© 2005 The Daily Journal Corporation.
All rights reserved.
January 21, 2005

By Blair Clarkson
Daily Journal Staff Writer
        LOS ANGELES - Bolstering the efforts of American heirs to reclaim
artwork looted by the Nazis, a Santa Barbara Superior Court judge on
Thursday ruled that, under the state's three-year statute of limitations for
detained goods, a Boalt Hall student can pursue his quest to recover a $10
million Picasso stolen from his German grandmother during World War II.
        In denying a defense motion to dismiss, Judge Denise deBellefeuille
also found the two families who allegedly were looted by the Nazis and are
suing the former New York art dealer who sold the Picasso as well as a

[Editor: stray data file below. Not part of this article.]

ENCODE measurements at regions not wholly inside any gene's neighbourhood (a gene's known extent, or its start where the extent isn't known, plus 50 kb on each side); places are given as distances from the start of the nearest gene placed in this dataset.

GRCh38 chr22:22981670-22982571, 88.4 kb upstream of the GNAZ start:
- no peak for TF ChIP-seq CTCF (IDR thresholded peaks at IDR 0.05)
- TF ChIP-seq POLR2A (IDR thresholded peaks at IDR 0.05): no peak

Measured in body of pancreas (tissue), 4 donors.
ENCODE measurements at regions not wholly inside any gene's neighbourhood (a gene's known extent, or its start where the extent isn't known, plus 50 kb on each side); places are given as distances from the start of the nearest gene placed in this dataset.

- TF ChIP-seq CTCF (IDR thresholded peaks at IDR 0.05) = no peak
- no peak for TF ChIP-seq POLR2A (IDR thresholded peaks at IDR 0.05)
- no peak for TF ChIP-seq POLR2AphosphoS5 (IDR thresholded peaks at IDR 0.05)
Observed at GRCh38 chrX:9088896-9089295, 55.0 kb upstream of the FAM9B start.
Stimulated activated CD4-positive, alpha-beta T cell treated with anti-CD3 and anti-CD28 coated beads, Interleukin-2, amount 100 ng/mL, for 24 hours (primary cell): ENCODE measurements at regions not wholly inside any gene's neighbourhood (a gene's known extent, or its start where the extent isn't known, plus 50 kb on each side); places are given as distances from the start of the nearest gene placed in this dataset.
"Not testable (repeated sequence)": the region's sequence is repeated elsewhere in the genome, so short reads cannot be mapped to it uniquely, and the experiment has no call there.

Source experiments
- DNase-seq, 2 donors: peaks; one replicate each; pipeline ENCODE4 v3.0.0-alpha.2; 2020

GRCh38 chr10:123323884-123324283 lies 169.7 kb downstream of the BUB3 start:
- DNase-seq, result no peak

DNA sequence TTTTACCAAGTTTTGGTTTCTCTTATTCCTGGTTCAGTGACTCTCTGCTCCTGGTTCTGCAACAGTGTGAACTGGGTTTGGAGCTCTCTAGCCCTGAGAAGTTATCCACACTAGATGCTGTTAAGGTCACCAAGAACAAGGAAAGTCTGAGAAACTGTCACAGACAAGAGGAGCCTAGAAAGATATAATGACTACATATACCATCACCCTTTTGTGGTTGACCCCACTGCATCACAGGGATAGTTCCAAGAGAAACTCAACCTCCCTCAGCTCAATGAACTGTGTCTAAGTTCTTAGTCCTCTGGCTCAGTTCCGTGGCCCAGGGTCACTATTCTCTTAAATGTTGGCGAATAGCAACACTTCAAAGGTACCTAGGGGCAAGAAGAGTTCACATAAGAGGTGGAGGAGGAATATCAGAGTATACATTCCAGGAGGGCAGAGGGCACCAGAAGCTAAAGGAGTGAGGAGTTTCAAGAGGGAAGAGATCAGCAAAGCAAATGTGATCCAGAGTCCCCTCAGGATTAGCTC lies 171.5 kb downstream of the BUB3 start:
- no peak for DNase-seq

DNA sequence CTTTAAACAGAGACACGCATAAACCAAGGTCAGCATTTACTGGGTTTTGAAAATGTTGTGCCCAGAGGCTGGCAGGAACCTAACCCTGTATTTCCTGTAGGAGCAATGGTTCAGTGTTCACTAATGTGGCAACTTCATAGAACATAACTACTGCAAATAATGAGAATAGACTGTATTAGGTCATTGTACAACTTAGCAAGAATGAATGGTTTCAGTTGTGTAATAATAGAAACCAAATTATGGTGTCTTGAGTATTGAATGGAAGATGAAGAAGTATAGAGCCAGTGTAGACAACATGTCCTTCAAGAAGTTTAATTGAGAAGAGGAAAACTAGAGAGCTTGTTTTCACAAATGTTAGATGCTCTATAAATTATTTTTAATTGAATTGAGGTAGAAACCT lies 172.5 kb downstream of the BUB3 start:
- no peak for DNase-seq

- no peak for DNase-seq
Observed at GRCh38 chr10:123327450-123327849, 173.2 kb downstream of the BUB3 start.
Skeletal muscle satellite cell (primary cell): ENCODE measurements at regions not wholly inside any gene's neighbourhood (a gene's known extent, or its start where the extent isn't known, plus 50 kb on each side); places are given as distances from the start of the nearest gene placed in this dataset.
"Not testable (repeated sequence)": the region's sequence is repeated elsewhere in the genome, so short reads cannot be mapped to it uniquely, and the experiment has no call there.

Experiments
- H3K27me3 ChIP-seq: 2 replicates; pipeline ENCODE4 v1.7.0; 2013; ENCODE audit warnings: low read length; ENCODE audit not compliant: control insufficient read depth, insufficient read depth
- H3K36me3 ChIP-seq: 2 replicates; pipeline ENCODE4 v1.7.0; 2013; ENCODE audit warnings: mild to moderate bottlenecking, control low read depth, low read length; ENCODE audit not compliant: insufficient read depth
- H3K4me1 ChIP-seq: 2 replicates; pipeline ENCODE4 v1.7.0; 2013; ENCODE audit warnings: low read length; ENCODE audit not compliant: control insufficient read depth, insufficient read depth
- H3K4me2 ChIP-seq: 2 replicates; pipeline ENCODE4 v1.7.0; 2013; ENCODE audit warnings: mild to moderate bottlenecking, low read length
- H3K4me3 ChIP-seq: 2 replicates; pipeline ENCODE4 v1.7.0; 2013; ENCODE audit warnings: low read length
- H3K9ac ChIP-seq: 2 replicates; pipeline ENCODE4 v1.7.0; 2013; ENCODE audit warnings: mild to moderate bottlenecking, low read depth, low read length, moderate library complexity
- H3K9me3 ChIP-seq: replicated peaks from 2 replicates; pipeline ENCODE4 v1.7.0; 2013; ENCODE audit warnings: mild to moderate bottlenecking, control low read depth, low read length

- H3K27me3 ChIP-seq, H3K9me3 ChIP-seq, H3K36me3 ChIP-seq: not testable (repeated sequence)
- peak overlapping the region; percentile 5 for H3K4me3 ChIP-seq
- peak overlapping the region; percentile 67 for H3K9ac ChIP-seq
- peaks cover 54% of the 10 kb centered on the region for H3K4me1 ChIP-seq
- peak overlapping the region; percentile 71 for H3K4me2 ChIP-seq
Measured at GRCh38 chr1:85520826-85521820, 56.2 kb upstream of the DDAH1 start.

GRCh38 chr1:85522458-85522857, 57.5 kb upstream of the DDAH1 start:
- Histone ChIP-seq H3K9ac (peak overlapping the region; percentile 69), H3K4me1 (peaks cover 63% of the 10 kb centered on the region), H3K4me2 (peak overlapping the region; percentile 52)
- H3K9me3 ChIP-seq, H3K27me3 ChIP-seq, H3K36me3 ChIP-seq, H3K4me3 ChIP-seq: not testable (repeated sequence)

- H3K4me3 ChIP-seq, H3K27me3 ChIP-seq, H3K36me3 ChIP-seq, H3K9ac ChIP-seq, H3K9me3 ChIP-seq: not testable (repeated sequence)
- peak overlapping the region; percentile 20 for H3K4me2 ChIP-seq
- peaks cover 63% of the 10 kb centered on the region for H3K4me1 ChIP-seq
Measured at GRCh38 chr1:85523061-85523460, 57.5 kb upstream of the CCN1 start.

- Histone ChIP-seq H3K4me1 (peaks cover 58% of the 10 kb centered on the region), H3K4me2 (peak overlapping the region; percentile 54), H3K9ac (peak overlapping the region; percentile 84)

second piece by Camille Pissarro, could proceed under a "constructive trust"
        Plaintiffs' attorney E. Randol Schoenberg represents Boalt student
Thomas Bennigson and San Diego resident Claude Cassirer in what he believes
is the first case attempting to recover compensation from the art dealer and
gallery owner who sold the works, Stephen Hahn. Cassirer v. Hahn, 01158698
(Santa Barbara Super. Ct., filed July 19, 2004).
        "It's a very, very big victory," Schoenberg of Burris  Schoenberg in
Los Angeles said. "It could have far-reaching consequences in the art world
that you can recover proceeds downstream from the people who deal in stolen
        Hahn's New York-based attorney, Jeremy Epstein, did not return calls